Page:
Robot Ninja Media's Paranormal Documentary 'The Haunting Lodge' Is Ghastly Bore

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It's been said that death is the greatest mystery of life. Whether each of us merely become post-mortem daisy fodder or if we continue in some spectral form is the central question at the heart of every religious and spiritual movement the world over. In our modern age, many seeking answers have turned towards technology to probe the shadowy edges of our reality. But what, if anything, will they find in those darkened bowers of man’s domain? And do we dare look?

Husband and wife filmmakers Kendall and Vera Whelpton (the duo responsible for the true-life paranormal documentaries The House In Between and its follow-up, The Sleepless Unrest: The Real Conjuring Home), are two such investigators of the unknown, and this time they turn their attention to the Pine Ridge Hunting Plantation, an allegedly haunted expanse in rural Fort Gaines, Georgia, in the new Robot Ninja Media/Gravitas Ventures release, The Haunting Lodge.

Situated along the Chattahoochee River on ground steeped in blood shed during the various Native American wars of the late eighteenth and early nineteenth centuries, Fort Gaines has long had a reputation as an epicenter of supernatural shenanigans. The Pine Ridge lodge itself was originally built in 1913 and owned for generations by the Engram family before settling into the possession of local farmer Dan Giles. For at least a decade, it’s claimed, hunters staying overnight at Pine Ridge have been subjected to an array of inexplicable occurrences: phantom footsteps, spontaneously opening and closing doors, muffled voices, glowing orbs in the nearby woods. On-screen testimonials from neighboring farmers and Giles’ own brother seemingly cement the location as a paranormal hot spot, but can the Whelptons prove once and for all what these incorporeal visitations mean?

The short answer is no. An overview of the lodge’s history is given before the Whelptons arrive to set up their recording and sound monitoring equipment. Once that’s finished, they’re immediately taken by Dan to an unmarked grave hidden in the surrounding woods. So far, so spooky, but what follows is the stuff of anticlimax. Documentaries of this type need a charismatic host, yet the Whelptons are extraordinarily dry people with little of interest to say, and subsequent scenes are layered with empty faux-reality show drama that reach painful new extremes of tedium with the arrival of telepathic medium Jill Morris. Morris insists the beings responsible for the lodge’s problems are non-human entities (her drawings of them interestingly resemble sasquatches and gray aliens), but even this revelation cannot ignite much audience interest. With a mercifully brief 67 minute run time, the most fascinating parts of The Haunting Lodge have nothing to do with either a haunting or the lodge at all, but the extended chat with historian and writer Dale Cox, who provides the aforementioned summary of the area’s turbulent past.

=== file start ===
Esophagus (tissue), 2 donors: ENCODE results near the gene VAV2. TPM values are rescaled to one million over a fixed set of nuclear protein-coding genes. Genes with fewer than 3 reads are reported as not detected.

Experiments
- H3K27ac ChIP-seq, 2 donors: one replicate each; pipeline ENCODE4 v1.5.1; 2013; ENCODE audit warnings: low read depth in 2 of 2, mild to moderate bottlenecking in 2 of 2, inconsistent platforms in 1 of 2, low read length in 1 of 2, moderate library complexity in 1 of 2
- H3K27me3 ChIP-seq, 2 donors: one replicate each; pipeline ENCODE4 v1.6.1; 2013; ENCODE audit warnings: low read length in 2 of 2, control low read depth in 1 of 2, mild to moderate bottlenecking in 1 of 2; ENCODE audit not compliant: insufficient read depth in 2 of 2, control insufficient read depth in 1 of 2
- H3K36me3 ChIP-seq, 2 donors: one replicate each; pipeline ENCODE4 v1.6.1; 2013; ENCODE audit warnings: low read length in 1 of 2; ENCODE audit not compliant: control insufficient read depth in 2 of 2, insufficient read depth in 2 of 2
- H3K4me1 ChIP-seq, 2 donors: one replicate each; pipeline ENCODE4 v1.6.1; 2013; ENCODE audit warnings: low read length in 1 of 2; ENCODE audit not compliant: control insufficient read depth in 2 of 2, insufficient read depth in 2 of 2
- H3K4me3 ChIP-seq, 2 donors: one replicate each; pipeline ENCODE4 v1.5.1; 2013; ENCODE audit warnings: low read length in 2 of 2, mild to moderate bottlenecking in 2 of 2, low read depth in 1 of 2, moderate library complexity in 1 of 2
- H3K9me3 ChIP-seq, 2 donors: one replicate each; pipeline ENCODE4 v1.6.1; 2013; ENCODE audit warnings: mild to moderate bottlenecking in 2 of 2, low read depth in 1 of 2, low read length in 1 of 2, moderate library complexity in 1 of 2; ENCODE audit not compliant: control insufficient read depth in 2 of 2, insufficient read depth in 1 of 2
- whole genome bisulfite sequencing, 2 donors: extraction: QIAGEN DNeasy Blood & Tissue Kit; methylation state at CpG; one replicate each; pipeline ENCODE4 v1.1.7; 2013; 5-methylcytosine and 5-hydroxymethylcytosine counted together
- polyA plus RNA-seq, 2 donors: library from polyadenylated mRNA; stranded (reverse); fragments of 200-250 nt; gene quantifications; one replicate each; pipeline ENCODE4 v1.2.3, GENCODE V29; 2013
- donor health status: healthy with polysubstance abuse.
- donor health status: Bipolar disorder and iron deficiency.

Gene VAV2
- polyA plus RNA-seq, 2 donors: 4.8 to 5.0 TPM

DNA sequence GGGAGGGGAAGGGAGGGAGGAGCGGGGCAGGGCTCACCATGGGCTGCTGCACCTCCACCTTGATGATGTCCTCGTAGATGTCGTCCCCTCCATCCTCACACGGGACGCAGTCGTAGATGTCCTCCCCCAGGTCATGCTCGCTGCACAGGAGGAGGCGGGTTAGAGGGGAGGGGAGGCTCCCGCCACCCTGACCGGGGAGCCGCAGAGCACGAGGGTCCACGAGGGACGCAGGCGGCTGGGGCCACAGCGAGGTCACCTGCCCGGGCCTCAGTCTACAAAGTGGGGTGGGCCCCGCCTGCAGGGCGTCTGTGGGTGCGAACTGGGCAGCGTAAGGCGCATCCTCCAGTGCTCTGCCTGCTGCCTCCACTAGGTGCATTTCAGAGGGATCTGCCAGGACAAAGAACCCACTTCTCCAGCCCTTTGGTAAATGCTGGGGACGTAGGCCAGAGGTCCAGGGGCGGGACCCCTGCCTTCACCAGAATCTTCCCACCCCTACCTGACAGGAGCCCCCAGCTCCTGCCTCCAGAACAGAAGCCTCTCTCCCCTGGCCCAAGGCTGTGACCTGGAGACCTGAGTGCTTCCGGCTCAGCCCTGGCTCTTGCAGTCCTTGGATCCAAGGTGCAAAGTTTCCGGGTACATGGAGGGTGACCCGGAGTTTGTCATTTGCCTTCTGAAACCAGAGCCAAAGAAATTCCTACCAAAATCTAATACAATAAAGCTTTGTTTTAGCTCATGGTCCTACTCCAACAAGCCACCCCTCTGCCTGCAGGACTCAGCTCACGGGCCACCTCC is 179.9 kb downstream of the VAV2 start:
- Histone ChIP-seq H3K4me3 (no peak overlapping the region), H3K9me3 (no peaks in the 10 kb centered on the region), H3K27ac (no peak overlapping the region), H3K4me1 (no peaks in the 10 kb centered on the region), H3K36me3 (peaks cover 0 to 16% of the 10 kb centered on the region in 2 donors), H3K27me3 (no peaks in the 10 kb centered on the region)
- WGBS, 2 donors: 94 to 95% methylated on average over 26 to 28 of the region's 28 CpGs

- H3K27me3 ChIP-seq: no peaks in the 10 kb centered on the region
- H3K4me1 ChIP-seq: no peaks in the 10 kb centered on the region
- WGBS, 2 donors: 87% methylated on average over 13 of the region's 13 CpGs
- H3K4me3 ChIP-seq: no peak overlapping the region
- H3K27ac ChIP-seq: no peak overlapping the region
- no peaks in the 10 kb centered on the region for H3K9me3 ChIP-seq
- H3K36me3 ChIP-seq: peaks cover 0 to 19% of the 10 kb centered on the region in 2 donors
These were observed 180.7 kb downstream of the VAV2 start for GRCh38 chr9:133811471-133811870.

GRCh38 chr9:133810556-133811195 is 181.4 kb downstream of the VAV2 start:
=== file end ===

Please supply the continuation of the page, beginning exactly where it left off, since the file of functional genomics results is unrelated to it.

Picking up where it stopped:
Whether or not one believes the Pine Ridge Lodge is infested with spirits ultimately boils down to the personal belief of individual viewers, but as a piece of filmmaking The Haunting Lodge simply fails to engage, and it’s for that reason that I woefully grant it a wispy 1.5 (out of 5) on my Fang Scale. Recommended only for hardcore ghost-hunting enthusiasts, those desperate for another entry in the Paranormal Activity film franchise, or anyone seeking to remedy their insomnia.

1.5 / 5.0